Taken at the flood, p.1
Taken at the Flood, p.1Part #28 of Hercule Poirot series by Agatha Christie
Taken at the Flood
A Hercule Poirot Mystery
There is a tide in the affairs of men,
Which, taken at the flood, leads on to fortune;
Omitted, all the voyage of their life
Is bound in shallows and in miseries.
On such a full sea are we now afloat,
And we must take the current when it serves,
Or lose our ventures.
About the Author
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In every club there is a club bore. The Coronation Club was no exception, and the fact that an air raid was in progress made no difference to normal procedure.
Major Porter, late Indian Army, rustled his newspaper and cleared his throat. Every one avoided his eye, but it was no use.
“I see they’ve got the announcement of Gordon Cloade’s death in the Times,” he said. “Discreetly put, of course. On Oct. 5th, result of enemy action. No address given. As a matter of fact it was just round the corner from my little place. One of those big houses on top of Campden Hill. I can tell you it shook me up a bit. I’m a Warden, you know. Cloade had only just got back from the States. He’d been over on that Government Purchase business. Got married while he was over there. A young widow—young enough to be his daughter. Mrs. Underhay. As a matter of fact I knew her first husband out in Nigeria.”
Major Porter paused. Nobody displayed any interest or asked him to continue. Newspapers were held up sedulously in front of faces, but it took more than that to discourage Major Porter. He always had long histories to relate, mostly about people whom nobody knew.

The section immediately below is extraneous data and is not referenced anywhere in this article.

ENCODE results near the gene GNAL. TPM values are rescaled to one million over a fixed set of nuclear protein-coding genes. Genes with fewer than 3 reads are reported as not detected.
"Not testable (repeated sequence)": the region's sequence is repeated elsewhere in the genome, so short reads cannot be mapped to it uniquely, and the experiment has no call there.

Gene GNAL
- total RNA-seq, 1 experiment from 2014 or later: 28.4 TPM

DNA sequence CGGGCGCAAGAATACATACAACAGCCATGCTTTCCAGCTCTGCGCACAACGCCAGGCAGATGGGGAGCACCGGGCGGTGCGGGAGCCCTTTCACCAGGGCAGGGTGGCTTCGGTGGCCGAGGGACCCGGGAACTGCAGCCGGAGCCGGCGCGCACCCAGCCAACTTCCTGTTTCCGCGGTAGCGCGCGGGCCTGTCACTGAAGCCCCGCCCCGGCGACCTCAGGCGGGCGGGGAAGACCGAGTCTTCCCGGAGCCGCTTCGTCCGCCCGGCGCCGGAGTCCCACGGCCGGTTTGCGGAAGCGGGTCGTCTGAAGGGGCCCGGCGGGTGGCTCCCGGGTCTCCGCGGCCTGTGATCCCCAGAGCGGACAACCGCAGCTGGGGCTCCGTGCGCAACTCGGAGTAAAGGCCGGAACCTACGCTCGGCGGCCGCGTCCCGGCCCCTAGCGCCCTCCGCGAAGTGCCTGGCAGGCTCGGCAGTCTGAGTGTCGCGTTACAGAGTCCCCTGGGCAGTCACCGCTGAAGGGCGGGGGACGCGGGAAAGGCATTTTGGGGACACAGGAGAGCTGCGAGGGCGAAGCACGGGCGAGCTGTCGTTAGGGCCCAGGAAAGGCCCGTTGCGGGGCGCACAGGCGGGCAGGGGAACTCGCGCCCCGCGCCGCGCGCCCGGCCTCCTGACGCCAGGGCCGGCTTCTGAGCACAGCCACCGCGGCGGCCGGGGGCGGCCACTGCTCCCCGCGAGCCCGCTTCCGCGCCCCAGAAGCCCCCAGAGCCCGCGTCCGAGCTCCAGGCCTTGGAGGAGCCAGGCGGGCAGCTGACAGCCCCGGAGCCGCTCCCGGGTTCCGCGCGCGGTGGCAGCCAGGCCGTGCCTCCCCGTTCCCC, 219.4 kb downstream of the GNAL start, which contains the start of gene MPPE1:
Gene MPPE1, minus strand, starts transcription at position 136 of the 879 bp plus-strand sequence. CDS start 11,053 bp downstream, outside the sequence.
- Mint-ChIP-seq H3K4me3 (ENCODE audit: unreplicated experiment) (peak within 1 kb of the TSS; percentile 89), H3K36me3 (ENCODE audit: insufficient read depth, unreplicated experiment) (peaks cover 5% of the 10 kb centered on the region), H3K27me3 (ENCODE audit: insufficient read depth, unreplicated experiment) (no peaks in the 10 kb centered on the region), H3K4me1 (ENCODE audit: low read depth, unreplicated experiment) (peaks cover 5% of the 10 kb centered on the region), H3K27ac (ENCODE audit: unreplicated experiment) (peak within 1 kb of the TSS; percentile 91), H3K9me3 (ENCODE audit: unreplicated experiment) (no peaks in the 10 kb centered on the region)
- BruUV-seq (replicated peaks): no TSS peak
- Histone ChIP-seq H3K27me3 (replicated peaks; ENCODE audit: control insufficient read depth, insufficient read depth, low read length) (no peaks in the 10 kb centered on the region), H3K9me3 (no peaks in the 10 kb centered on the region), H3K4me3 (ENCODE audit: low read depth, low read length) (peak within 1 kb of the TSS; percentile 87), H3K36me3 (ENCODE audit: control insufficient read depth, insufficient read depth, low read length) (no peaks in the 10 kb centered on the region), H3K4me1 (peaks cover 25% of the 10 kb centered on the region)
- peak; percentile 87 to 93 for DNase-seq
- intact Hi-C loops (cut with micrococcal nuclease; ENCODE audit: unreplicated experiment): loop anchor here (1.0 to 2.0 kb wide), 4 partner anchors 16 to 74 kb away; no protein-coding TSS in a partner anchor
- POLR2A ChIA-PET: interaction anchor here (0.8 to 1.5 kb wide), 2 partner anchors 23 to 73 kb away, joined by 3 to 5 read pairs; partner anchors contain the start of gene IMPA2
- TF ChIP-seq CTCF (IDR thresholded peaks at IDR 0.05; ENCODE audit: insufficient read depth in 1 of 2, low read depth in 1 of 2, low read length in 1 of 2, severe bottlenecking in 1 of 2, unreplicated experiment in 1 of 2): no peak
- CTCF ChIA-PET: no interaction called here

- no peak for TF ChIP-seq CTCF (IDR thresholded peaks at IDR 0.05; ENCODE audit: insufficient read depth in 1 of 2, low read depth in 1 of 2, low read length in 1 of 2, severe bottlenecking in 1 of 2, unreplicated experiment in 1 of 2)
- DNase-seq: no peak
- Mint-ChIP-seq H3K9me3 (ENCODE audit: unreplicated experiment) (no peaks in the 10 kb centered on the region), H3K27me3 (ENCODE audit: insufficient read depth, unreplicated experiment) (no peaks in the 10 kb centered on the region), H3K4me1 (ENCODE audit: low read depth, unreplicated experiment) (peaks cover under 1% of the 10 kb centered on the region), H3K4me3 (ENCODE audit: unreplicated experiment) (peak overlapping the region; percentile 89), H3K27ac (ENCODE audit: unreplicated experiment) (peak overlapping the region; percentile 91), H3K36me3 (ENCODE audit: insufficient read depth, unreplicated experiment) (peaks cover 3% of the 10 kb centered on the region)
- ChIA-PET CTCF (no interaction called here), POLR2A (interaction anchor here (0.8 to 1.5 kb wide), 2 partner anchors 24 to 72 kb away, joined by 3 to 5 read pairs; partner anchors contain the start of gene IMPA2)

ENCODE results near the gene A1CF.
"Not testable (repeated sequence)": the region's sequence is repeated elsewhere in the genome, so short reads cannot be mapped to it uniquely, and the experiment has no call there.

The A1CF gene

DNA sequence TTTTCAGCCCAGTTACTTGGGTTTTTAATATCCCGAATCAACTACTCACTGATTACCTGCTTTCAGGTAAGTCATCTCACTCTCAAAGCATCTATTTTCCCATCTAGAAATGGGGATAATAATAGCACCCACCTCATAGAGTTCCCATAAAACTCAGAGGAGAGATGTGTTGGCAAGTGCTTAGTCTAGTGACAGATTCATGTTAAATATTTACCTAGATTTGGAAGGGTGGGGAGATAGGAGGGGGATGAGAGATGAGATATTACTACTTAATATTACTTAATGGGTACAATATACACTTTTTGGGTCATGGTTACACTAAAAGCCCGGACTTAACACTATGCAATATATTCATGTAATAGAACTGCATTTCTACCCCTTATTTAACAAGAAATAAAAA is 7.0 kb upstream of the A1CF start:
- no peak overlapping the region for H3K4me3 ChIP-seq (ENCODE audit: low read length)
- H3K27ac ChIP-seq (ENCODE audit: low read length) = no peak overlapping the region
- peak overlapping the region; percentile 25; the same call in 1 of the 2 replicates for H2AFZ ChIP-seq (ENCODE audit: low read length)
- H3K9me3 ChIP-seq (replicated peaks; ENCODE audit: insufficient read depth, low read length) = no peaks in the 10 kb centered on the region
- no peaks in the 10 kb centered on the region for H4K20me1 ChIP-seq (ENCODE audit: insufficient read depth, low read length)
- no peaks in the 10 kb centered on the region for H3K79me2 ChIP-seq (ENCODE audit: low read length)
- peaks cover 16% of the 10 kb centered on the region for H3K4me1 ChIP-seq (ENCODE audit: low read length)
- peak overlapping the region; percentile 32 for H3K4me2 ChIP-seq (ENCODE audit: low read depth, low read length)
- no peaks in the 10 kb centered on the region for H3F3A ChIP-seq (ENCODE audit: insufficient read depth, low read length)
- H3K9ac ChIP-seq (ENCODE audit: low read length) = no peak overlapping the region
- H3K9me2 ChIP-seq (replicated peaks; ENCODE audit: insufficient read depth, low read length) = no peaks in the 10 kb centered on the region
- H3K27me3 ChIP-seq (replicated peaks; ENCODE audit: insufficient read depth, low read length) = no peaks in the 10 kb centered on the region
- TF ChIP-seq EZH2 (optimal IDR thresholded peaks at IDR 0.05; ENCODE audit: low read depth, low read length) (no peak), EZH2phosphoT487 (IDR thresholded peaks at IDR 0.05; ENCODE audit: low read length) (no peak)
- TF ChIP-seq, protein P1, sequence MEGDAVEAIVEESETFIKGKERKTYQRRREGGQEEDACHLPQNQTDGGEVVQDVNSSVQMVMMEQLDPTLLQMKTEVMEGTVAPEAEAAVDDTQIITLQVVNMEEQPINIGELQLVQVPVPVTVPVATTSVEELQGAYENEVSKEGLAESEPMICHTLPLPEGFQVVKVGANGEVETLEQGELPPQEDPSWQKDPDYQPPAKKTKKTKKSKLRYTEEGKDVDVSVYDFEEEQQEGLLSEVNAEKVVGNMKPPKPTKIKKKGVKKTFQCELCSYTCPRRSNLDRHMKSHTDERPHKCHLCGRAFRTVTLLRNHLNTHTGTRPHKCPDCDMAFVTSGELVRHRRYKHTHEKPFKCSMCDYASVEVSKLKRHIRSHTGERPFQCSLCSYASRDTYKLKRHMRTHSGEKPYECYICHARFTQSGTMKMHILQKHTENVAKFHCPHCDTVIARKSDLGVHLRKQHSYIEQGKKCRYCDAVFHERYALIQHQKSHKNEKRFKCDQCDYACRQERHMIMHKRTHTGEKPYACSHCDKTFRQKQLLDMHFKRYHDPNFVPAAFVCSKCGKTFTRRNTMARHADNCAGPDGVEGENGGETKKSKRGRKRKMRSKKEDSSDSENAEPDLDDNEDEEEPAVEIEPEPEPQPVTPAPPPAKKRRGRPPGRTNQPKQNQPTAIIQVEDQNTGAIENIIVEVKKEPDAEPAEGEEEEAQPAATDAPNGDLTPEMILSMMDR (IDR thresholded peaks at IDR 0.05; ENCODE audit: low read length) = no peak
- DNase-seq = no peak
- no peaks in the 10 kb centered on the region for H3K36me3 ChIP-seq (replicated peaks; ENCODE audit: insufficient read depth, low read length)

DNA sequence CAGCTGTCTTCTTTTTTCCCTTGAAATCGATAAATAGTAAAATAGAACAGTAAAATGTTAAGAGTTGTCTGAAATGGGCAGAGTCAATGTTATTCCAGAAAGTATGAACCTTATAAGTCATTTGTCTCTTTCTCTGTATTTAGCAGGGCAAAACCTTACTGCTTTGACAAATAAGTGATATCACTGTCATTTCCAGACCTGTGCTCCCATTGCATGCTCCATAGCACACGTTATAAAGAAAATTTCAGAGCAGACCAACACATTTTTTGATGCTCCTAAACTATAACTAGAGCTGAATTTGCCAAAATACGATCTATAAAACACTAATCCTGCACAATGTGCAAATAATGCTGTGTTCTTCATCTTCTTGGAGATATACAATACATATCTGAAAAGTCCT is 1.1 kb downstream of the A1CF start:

“Interesting,” said Major Porter, firmly, his eyes fixed absently on a pair of extremely pointed patent-leather shoes—a type of foot-wear of which he profoundly disapproved. “As I said, I’m a Warden. Funny business this blast. Never know what it’s going to do. Blew the basement in and ripped off the roof. First floor practically wasn’t touched. Six people in the house. Three servants: married couple and a housemaid, Gordon Cloade, his wife and the wife’s brother. They were all down in the basement except the wife’s brother—ex-Commando fellow—he preferred his own comfortable bedroom on the first floor—and by Jove, he escaped with a few bruises. The three servants were all killed by blast—Gordon Cloade must have been worth well over a million.”
Again Major Porter paused. His eyes had travelled up from the patent-leather shoes—striped trousers—black coat—egg-shaped head and colossal moustaches. Foreign, of course! That explained the shoes. “Really,” thought Major Porter, “what’s the club coming to? Can’t get away from foreigners even here.” This separate train of thought ran alongside his narrative.
The fact that the foreigner in question appeared to be giving him full attention did not abate Major Porter’s prejudice in the slightest.
“She can’t be more than about twenty-five,” he went on. “And a widow for the second time. Or at any rate—that’s what she thinks….”
He paused, hoping for curiosity—for comment. Not getting it, he nevertheless went doggedly on: